But he’s also had a parallel career as a City solicitor, is much in demand as a rugby commentator, has written for newspapers not just about sport but wine too, is a passionate fan of Tolkien and Shakespeare, writes books, loves motorbikes and skiing, and even trained as a manicurist when his then wife opened a nail bar in Soho.

    In a moving tribute to his 92-year-old adoptive mother, Brian chooses her favourite music, by Mendelssohn, and we hear the Overture from The Nutcracker, which he’s seen every year since he was 17, and now shares with his own daughters. We also hear the Mozart aria that convinced Brian it was the right time to retire from rugby.

    Unafraid to talk openly about his personal lows as well as his sporting highs, Brian reflects on the power music has over his emotions. Indeed, one piece proves to be totally overwhelming and he has to leave the studio while it is playing.

    Producer: Jane Greenwood
    A Loftus Media production for BBC Radio 3

    • 37 min
    Helen Macdonald

    Helen Macdonald

    Michael Berkeley’s guest is the writer Helen Macdonald, whose book "H is for Hawk" shot to the top of the bestseller lists, not just here but around the world. It’s perhaps no surprise that there’s a certain amount of birdlife in her playlist, from Stravinsky’s The Firebird to a piece inspired by a song thrush by the Finnish-English singer Hanna Tuulikki. She chooses music from A Carol Symphony by Victor Hely-Hutchinson, full of glittering ice, which consoled her when she was working in the UAE. We hear Britten’s Second String Quartet, Lully’s “The Triumph of Love”, Sibelius’s Seventh Symphony, and a song by Henry VIII.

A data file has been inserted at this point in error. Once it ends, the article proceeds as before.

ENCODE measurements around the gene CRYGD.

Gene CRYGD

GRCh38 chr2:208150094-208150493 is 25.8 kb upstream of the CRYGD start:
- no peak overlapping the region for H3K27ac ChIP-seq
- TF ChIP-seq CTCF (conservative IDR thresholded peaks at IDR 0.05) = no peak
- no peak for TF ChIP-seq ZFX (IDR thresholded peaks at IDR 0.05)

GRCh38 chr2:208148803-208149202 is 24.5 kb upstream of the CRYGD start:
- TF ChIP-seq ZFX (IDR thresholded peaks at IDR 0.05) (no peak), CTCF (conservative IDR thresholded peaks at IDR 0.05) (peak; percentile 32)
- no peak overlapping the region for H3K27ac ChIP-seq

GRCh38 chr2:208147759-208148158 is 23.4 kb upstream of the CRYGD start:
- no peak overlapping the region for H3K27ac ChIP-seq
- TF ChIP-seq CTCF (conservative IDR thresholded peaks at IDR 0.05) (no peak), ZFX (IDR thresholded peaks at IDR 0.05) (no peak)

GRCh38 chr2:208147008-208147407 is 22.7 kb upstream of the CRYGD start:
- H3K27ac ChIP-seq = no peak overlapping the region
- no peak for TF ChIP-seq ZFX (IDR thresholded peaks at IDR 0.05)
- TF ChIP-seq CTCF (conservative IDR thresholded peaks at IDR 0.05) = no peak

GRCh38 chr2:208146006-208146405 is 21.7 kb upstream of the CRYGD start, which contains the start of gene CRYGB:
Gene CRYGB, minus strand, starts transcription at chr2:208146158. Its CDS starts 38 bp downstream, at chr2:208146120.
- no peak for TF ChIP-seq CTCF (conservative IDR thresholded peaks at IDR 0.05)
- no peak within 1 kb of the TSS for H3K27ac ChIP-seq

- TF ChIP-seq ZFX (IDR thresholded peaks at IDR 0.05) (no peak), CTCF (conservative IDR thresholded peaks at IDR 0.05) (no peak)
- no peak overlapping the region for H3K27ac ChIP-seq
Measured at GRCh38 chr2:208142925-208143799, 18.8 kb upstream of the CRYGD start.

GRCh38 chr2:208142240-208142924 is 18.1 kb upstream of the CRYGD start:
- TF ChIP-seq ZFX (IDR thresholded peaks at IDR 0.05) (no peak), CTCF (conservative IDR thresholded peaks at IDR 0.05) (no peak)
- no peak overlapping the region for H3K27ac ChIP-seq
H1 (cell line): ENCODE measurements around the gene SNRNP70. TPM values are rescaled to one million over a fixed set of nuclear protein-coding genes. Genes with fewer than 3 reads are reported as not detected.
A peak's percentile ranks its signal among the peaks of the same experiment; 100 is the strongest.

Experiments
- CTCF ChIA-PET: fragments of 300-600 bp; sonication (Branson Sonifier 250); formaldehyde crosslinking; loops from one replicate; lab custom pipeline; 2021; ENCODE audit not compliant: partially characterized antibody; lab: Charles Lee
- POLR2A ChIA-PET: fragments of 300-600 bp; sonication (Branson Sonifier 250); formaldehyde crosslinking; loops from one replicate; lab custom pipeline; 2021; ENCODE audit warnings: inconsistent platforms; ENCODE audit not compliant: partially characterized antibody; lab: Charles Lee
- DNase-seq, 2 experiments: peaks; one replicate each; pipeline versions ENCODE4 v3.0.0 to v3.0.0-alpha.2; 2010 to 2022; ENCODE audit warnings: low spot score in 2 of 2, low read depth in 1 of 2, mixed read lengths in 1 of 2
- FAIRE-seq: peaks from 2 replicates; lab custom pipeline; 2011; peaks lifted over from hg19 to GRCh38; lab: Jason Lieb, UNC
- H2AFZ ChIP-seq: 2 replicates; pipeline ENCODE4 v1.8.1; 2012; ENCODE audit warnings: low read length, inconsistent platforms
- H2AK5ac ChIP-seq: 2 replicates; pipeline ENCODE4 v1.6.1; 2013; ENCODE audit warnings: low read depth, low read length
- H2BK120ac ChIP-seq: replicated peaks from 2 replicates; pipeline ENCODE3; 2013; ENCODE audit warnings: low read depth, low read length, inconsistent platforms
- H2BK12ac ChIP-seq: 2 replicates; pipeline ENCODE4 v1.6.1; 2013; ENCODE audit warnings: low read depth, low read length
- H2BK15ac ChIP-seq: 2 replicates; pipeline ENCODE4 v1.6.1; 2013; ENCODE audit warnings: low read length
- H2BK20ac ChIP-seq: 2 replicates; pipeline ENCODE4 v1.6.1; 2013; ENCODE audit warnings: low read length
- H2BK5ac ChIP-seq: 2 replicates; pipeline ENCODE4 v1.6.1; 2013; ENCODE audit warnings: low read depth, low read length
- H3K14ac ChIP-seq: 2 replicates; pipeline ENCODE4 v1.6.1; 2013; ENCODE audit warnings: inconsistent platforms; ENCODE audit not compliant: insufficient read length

Helen Macdonald talks about why writing about nature can be a way of holding the world to account, and about how she finds joy in the fields and lanes around her in Suffolk, during this difficult time. She reveals too what it’s like living with her grumpy parrot Birdoole, who steals the keys from her computer keyboard.

    A Loftus Media production for BBC Radio 3
    Produced by Elizabeth Burke.

    • 32 min
    Peter Stanford

    Peter Stanford

    For more than 20 years, in more than 20 books, Peter Stanford has grappled with religious belief. Starting with a book called Catholics and Sex, he’s gone on to write the lives of Martin Luther and Cardinal Hume, and the biography of the campaigning Catholic Lord Longford; he’s published books about the devil, about heaven, and most recently – a fascinating book about angels. They’re works which mix history, theology, literature and art history – and some really honest and funny personal stories; because although he was brought up a Catholic, he says he’s the kind of church-goer who always wants to jump up and argue with the sermon.

    In conversation with Michael Berkeley, Peter Stanford reflects on his Liverpool childhood, and the challenges his mother faced living with MS. He talks about his commitment to prison reform, and his belief in the importance of rehabilitation, even for those who have committed appalling crimes. And he reflects on why so many people believe in angels, even when they say they don’t believe in God or any organised religion. Peter has never seen an angel himself; but at the end of the programme he does tell an extraordinary story about being touched by the supernatural.

    Music choices include Hildegard of Bingen, Jacqueline du Pre playing Bach, Mozart’s Exultate Jubilate, the political protest singer Harry Chapin, and Jennifer Johnston singing a song that resonates now: “You’ll Never Walk Alone”.

    Produced by Elizabeth Burke
    A Loftus Media production for BBC Radio 3

    • 36 min

Customer Reviews

4.1 out of 5
119 Ratings

119 Ratings

fleurcowgill ,

Brilliant!

Very informative with lots of good music and personal insight

wordwizzo ,

Soothing and Informative!

Recommended by a friend but didn’t really get it at first. Then I was mildly interested and now I am gripped! A superb concept - much better and more intelligent than Desert Island Discs. Wonderful pieces and soothing discussions.

Myrtilhos ,

The perfect radio programme

I have been listening for many years and is one of my favourites. The guests and their music choices are great but Berkeley’s voice, empathy and wit elevate the interviews to a whole different level.